The NYC Chapter currently is assisting with a lawsuit attacking parents for megans law and suffolk county. So its interesting how one county can be so closed minded

          • AJ

            I guess ACLU-NY buys into RCs being incurable and subject to “frightening and high” recidivism. Why other reason is there for such a policy? RCs don’t deserve what the CL is ACLU stands for?

    • AlexO

      They agreed with Doe, but by denying it they limit this ruling to the 6th. Courts in other circuits can cite the 6th, but it’s non binding. Had SCOTUS taken it and ruled it in our favor, then every single district in the country would be bound by it. So this is a great victory for those in the 6th, but but a steeping stone everywhere else.

  8. Randall Saunders

    What does this mean? Pre-2006 requirements? Or will I be removed? 04-20-2000 was my conviction!

    • TXSO4Life

      Randol, if you are from Michigan or affected states within the 6th circuit, you should contact ACLU of Michigan and asked those questions. They are the organization that won the snyder case. Link to them is below.
      http://www.aclumich.org/SORAinfo

    • AlexO

      What was supposed to be the duration of your registration when you were convicted? Whatever it was, that’s what it’s now again. So if you were only supposed to register 10-15 years, then you should now be free from registering. Of course make sure you speak with a lawyer first before you decided to skip your next registration.

  9. anon

    The Supreme Court had several options. The worst would have been them accepting the case and reversing. The best would have been them accepting and affirming. Denying certiorari leaves the decision in place for the 6th District. If the exact case had been brought from any other district, we can presume the Supreme Court would have left the case intact with those cases also. So what will it take to bring a case in the 9th District to get the same benefits?

  10. AlexO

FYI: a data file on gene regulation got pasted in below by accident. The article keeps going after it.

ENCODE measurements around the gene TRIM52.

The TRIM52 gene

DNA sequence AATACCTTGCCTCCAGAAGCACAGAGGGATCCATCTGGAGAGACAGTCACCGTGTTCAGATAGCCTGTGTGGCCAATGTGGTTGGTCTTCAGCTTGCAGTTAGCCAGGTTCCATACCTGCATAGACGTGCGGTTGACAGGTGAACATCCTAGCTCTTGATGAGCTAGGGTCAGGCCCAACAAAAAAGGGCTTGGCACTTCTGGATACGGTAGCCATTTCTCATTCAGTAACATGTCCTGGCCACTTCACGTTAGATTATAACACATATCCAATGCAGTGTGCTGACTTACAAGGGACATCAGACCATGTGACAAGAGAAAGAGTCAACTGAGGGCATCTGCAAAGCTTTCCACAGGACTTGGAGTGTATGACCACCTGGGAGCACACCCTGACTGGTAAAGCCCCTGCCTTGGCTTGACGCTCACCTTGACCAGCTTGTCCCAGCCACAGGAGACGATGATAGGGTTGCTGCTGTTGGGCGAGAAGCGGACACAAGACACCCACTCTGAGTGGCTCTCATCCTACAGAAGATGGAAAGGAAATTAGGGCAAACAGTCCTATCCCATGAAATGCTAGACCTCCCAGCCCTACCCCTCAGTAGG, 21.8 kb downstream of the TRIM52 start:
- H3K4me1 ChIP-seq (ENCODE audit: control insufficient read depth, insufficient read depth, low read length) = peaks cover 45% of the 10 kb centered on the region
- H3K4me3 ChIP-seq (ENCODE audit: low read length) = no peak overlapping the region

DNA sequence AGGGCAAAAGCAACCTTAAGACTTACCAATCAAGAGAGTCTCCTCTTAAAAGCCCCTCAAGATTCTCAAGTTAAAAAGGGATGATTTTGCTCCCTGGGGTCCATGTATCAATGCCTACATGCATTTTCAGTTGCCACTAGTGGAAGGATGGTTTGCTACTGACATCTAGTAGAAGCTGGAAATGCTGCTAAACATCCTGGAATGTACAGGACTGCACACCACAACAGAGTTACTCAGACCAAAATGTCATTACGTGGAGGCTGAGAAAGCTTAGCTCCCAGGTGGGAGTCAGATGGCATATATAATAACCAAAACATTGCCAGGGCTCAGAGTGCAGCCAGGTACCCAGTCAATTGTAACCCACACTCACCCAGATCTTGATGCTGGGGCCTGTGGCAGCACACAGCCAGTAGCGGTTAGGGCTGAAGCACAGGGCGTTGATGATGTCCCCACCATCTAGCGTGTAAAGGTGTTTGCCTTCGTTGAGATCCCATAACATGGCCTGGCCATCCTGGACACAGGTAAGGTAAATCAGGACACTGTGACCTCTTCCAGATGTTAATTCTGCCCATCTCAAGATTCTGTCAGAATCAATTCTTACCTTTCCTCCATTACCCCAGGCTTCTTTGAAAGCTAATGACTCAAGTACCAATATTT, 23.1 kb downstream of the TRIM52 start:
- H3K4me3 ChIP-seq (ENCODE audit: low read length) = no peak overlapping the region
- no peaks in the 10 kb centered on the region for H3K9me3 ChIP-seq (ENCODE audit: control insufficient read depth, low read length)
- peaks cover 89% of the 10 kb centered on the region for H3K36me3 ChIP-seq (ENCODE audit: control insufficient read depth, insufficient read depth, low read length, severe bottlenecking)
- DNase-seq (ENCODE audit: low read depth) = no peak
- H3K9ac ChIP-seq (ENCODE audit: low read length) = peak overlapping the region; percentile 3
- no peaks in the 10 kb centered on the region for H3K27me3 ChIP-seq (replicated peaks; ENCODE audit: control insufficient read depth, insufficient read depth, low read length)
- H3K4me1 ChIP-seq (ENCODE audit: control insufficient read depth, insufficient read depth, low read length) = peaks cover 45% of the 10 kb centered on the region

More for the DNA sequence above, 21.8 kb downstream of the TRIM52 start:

Maybe SCOTUS is doing this on purpose with a goal in mind of creating so much rift among the states that eventually they’ll be forced to hear a case on the registry as a whole rather then ex post facto of particular time periods. Basically, create such a mess, that the ultimate outcome is inevitable?

    • i can't wait to die

      There is a big case in the 11th to keep an eye on.

    • TXSO4Life

      Alex <<< I doubt they are denying it on purpose, as there are 9 minds within that sept 25 conference, and half of them Justices are against the other half for political reason. The way I see it; it was less importance of them to consider (at this point) when combined with all the meaningful cases. I see at some point, perhaps the recent Colorado case, we will be again in suspense of a cert petition like this one. But then again, that is just my wistful thinking…

  11. RP

    This is a total win for our side. The more lower courts rule these laws and their enhancements as unconstitutional the better. If it ever goes to SCOTUS they will have a solid foundation to make change on. They and yes we want a history of case law behind this before it gets to them. They don’t want a battle royal in their court, they want to affirm lower court rulings to do the job for them. Also this will help cut down on new law schemes down the road. Lawmakers will understand that these laws will be shot down long before it gets to the highest court. The legal atmosphere will help create an environment where the registry go out with a wimper

  12. steve

    Did the Colorado ruling encompass the entire registry or just SORNA? If I remember right many of their arguments could be applied to the entire registration scheme.

    • AJ

      @steve:
      Millard was an as-applied challenge to CO’s SORA being in violation of the US Constitution. It did not address AWA (federal SORNA) at all.

      “ORDERED that judgment shall enter declaring that the Colorado Sex Offender
      Registration Act, C.R.S. §§ 16-22-101, et seq., as applied to Plaintiffs David Millard, Eugene
      Knight, and Arturo Vega, violates the Cruel and Unusual Punishment Clause of the Eighth
      Amendment to the United States Constitution[.]”

  13. AJ

    Denying cert doesn’t mean they agree in whole with the decision, it only means they didn’t disagree with it enough to hear it. Really, denial is the 2nd best option of the three we had available: grant and affirm, deny, or grant and reverse.

    Anyone outside MI, even within the 6th, will probably still have to fight it in court. The 6th’s ruling applied to *MI* law violating the US Constitution. So those in TN, KY, and OH will still need a judge to say their State’s laws are also Unconstitutional. Granted, this is a much easier path now, as the ruling is binding on all Federal courts in the 6th. But it will still be up to the RCs to show their State’s MLs are similar enough to MI’s.

    As SSUN addresses, it will be an even more difficult and expensive battle for those outside the 6th. Many don’t have the resources to raise a challenge and/or don’t want to file pro se and have their names attached to a suit.